Universal screening raised the percentage of gifted black students by 80 percent, Latinos by 130 percent and disadvantaged students by 180 percent, reports the Orlando Sun-Sentinel.

Sandi Peterson, middle school counselor in Elk Grove, congratulates a student for applying for honors classes.

Sandi Peterson, middle school counselor in Elk Grove, congratulates Kaianna Kelley for applying for honors classes. Credit: Hector Amezcua, Education Week

 The newly identified students “included many students with IQs significantly above the minimum eligibility threshold, implying that even relatively high-ability students from disadvantaged backgrounds were being overlooked under the traditional referral system,” according to researchers.

Schools elsewhere are trying to enroll more low-income, Latino and black students in gifted and honors classes, reports Education Week.

In Elk Grove, a Sacramento suburb, 3.5 percent of lower-income students (based on eligibility for a free lunch) are in gifted and advanced classes, compared to 11 percent of non-poor students. The district has spent “more than $860,000” to rethink procedures for identifying high-potential students.

Screening all third graders has nearly doubled the number identified as gifted.

The district’s Elitha Donner Elementary School, for example, identified 12 low-income students as gifted this year, up from only three last year, and narrowed the white-black gap in gifted education from 4-to-1 in favor of whites to 2.5-to-1 in the last year alone.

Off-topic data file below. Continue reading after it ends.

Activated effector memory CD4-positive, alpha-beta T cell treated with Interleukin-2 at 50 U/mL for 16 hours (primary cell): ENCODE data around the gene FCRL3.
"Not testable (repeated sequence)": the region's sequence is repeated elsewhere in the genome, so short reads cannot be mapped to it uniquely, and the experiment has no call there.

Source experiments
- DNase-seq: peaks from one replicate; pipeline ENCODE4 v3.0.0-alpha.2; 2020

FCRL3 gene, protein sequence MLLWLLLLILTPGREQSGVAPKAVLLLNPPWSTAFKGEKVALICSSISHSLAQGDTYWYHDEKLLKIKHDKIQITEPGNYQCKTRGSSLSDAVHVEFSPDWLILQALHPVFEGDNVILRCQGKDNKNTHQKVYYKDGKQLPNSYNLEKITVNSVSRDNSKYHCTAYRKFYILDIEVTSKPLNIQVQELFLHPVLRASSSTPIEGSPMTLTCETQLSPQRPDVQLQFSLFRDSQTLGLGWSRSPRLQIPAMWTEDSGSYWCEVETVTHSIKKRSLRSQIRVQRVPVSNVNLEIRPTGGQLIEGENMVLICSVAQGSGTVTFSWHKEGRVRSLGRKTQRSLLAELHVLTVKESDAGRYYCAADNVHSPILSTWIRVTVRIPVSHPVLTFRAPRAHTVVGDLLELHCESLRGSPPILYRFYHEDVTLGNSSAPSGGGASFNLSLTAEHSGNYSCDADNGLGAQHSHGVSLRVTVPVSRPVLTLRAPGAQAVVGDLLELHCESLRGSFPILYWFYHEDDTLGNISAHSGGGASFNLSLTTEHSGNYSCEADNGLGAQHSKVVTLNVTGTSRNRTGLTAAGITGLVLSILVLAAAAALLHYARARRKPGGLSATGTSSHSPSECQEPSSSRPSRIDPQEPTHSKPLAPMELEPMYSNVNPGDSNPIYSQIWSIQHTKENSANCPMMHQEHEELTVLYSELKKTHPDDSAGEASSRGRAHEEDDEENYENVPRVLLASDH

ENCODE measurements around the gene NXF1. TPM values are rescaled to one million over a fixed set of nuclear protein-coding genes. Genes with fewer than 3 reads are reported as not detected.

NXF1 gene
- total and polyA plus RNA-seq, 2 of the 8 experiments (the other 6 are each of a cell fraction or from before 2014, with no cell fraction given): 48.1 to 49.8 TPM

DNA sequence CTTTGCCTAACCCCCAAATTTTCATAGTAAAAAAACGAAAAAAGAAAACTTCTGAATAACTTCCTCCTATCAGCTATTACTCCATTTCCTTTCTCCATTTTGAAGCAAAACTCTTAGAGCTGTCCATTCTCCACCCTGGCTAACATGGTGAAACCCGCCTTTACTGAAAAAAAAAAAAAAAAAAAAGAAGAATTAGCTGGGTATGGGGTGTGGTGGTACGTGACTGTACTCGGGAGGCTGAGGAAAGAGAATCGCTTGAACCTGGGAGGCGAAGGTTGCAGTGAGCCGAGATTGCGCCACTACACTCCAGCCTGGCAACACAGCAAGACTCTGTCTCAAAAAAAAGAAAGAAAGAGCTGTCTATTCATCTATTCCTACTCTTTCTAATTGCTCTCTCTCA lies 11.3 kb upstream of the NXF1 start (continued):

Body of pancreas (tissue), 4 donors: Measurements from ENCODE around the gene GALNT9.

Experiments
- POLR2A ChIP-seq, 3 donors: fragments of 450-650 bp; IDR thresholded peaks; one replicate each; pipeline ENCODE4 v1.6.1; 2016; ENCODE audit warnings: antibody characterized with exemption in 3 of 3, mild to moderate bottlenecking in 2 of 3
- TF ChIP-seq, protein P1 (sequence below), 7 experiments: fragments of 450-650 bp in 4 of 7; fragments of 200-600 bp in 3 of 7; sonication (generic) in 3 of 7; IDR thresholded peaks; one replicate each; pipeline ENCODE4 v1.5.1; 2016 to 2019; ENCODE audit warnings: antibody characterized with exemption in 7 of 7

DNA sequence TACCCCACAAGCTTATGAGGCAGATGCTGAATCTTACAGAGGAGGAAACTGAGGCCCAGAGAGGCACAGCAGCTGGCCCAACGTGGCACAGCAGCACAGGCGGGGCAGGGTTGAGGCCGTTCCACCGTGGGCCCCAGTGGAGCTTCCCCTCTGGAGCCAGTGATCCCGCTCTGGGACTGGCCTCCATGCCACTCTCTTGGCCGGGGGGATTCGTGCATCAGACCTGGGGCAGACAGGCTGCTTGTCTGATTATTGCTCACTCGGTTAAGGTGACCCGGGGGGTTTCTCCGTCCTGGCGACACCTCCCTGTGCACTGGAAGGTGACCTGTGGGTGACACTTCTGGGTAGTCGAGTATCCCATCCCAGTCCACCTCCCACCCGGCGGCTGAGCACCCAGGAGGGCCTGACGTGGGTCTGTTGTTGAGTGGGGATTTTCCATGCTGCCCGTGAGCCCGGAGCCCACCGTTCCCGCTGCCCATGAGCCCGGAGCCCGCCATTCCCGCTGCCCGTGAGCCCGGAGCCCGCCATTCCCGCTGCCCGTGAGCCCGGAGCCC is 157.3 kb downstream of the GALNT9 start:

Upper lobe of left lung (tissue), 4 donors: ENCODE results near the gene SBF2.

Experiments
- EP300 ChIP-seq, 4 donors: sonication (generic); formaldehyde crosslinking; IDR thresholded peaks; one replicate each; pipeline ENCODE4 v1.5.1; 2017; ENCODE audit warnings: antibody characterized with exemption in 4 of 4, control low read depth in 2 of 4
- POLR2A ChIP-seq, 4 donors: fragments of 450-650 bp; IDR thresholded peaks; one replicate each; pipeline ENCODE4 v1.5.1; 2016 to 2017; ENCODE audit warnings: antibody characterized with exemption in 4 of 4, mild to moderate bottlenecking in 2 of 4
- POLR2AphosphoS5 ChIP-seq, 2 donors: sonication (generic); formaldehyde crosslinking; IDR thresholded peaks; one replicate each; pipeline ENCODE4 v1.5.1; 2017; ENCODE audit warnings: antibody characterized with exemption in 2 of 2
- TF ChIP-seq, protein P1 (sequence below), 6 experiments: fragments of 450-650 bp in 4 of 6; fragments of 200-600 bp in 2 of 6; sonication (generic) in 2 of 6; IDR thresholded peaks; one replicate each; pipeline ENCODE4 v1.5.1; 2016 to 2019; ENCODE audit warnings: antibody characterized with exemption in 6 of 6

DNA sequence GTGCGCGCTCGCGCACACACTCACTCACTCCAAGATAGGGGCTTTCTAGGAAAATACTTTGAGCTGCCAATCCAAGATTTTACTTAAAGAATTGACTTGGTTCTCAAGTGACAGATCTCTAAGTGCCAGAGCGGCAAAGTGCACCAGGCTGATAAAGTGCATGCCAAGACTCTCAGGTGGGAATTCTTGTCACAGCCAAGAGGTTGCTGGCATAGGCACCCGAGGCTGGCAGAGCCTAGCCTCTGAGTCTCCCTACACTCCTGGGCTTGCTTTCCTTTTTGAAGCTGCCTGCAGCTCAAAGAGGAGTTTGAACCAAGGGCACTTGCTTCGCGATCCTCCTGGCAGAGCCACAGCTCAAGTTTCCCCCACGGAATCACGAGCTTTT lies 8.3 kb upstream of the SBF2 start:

Next year, the district will roll out the rest of the changes to the identification system, with teachers and principals developing new rubrics for identifying exceptional creativity and leadership, both in class and in outside activities, such as community volunteering and church youth groups.

“We’re looking at our students differently,” said Michelle Jenkins, Donner Elementary’s principal. “It’s training your brain that ‘gifted’ is not always your top academic students.”

Screening all students for high IQ makes sense. Redefining “gifted” to mean “good kid” does not.

Boston charters: Separate and superior

In schools, can separate be equal? asks Farah Stockman in the Boston Globe.

Brooke Mattapan Charter School is one of the highest scoring schools in the city: 67 percent of eighth-graders scored “proficient” or better in science and technology on state exams. That’s better than Boston Latin.

Out of 508 students at the charter school, three are white, including the codirectors’ daughter, notes Stockman.